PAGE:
Return of capital payments are non-taxable events. Regular income payments would be subject to a withholding tax. Capital gains distributions would be subject to a capital gains tax, but not a withholding tax.

      Each REIT has a different payout structure, so you’re going to have to do some research on each company you’re interested in to find out how taxes will work.

  3. from p12 Bender and Bortolotti document, it says for taxable accounts, that U.S. listed ETFs have no taxable advantages, which seems to contradict when above you say that in non-registered accounts, withholding tax is recoverable for VOO but not VFV.

  4. for something like TD shares, does it make sense to hold the TSX or NYSE version since they have significant U.S. operations and some of their dividend must be U.S.? Should we journal it to the NYSE because of withholding? Does only the TSX version get the Canadian dividend tax credit?

    1. Unfortunately you can’t avoid the withholding taxes placed on a Canadian company by owning it on an American exchange. So it doesn’t really matter in this case. Whether you should own the TSX or NYSE version really just depends on what currency you want your dividends to be in and what currency you’ll receive when you ultimately sell.

  5. So for clarity, it doesnt matter if we hold vsp or vfv in TSFA or RRSP in regards to withholding tax because its already withheld by the ETF and reflected in the lower yield?

    1. That’s right, Canadian ETFs pay the withholding tax internally.

      In an RRSP the withholding tax will not apply if you buy an American ETF. In a TFSA it doesn’t matter either way.

    2. Just a step further- so is there any advantage to holding VFV in a non-registered account instead of an RRSP? And what is the effect of having a DRIP for VFV in your RRSP?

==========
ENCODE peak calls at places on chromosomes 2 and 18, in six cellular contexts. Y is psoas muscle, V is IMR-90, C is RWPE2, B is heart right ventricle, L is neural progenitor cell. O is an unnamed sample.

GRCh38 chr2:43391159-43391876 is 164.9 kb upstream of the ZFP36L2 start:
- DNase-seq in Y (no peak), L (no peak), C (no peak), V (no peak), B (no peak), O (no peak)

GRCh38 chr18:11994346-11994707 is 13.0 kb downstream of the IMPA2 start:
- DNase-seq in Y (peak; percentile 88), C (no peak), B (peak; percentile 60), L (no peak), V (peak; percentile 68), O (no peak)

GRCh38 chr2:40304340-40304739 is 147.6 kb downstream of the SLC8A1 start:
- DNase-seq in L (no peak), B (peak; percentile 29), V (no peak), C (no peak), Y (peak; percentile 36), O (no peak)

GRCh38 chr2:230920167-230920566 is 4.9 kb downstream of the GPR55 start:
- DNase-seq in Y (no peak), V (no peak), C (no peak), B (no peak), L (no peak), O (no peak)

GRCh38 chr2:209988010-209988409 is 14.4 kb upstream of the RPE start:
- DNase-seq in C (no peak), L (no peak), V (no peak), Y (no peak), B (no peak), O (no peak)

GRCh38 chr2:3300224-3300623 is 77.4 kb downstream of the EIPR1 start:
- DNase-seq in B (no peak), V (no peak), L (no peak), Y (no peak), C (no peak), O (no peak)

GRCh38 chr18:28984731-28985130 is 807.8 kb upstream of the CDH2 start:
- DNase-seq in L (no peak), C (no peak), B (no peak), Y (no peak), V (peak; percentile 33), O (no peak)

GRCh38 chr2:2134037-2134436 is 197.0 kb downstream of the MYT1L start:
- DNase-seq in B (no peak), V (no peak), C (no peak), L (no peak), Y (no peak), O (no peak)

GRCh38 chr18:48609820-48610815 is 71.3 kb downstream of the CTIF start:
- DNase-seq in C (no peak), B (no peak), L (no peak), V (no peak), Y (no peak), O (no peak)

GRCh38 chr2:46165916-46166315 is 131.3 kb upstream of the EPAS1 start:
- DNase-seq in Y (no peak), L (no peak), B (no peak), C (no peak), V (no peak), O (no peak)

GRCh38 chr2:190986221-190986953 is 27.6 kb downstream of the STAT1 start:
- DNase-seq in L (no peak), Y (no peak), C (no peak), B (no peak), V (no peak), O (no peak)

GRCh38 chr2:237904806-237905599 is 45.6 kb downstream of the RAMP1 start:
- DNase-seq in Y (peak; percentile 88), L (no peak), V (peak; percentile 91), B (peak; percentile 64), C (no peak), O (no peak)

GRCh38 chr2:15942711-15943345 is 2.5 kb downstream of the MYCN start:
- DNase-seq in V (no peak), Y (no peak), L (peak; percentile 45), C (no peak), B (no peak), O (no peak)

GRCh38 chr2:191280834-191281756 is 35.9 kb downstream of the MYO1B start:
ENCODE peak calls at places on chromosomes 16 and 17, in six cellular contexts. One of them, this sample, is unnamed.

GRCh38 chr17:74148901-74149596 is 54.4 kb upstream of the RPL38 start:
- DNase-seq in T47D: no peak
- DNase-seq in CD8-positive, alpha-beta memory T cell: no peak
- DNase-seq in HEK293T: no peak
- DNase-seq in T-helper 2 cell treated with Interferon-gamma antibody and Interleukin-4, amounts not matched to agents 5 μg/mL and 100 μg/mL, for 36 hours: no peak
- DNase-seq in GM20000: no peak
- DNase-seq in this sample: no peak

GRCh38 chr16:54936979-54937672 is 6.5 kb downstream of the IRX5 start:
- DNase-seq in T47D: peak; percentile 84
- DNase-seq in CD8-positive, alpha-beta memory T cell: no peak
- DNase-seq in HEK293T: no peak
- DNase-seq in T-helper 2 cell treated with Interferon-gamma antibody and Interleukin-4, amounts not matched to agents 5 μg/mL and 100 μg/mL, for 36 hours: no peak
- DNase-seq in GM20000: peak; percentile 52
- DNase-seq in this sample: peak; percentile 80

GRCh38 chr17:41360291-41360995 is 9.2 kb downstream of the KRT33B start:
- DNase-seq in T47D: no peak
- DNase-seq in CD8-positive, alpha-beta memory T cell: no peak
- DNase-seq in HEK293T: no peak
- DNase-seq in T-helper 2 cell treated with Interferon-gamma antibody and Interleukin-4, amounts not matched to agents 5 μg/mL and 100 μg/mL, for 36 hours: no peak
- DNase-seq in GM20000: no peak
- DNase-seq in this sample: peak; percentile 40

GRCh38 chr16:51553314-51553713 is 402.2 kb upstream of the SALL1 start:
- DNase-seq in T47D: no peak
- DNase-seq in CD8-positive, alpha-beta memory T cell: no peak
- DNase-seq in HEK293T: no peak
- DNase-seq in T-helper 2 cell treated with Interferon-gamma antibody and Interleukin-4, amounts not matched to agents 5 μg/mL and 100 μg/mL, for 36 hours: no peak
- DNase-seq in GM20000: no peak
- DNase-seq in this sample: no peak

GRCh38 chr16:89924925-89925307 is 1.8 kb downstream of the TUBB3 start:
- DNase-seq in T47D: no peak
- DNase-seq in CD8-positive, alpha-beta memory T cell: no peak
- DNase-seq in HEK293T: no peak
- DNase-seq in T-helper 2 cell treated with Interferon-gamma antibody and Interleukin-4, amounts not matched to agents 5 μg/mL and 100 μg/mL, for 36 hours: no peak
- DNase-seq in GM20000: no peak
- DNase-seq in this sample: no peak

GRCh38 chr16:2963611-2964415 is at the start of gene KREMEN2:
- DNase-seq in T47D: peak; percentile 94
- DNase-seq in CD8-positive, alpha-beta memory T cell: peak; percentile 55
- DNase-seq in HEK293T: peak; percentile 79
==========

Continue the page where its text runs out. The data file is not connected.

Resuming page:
Thanks very much!!

      1. You should always max out your RRSP and TFSA before investing in a non-registered account. There might be some very niche exceptions to this, but generally you’ll want to take advantage of the tax savings.

        Setting up a DRIP won’t have any affect on your RRSP contribution room, since dividends are not considered a deposit for tax purposes in an RRSP. So the only effect is putting your investments on autopilot!

  6. I have a TFSA and a US stock I owned was bought out by another company. Part cash pay out and part stock in the new company. Just noticed a 30% withheld tax on this transaction. Is this right? All I can find for taxes being withheld is 15% on dividends paid. Am I missing something?

    1. Is it possible the cash payout was a special dividend? A 30% dividend withholding tax applies instead of the regular 15% if you haven’t filled out form W8-BEN with your brokerage.

  7. Trying to figure out if an ETF holds some US and some Canadian, does the withholding apply to the entire dividend, or only a calculation of the US portion of the dividend? So like maybe only 9% because 6% of the div is Canadian? Does that make sense? Thanks! Great site!

    1. Thanks for the feedback! Yes, that is how it works – if 50% of the dividend comes from the US and the rest comes from Canada you’ll pay the 15% withholding tax on just half of the total dividend.

  8. I’ve been reading through many forums and would like a clarification. Is the US withholding tax only on dividends or also on any gains my US stock makes in my TFSA.

    Say I buy 1000.00 US stock in my TFSA. If the stock pays out dividends the US will apply the withholding tax correct? But if I hold US stock that doesn’t pay dividends, and the value of the stock goes up to say 2000.00 and I cash out say 5 years down the road, am I liable for any taxes to the US for the 1000.00 gain?

    Sorry if this is a newbie question : )

    1. The withholding tax only applies to dividends! You only pay capital gains tax to the CRA, as long as you aren’t an American citizen.

  9. Hi there,

    I am looking at BDC’s as investments to hold in an RRSP. These dividends would be considered non qualified dividends in the US as these companies do not pay corporate income tax pre distribution of dividends. So normally fully taxable like interest to US citizens.
    My question is would these dividends still qualify for the withholding tax exemption in an RRSP account? Thanks

    1. Great question, and I haven’t been able to find a clear answer either. I suspect they are tax free, because Americans can avoid taxation on BDC dividends in an IRA. Probably the best way to test this out is to just buy 1 share of a BDC and see if your brokerage applies a withholding tax.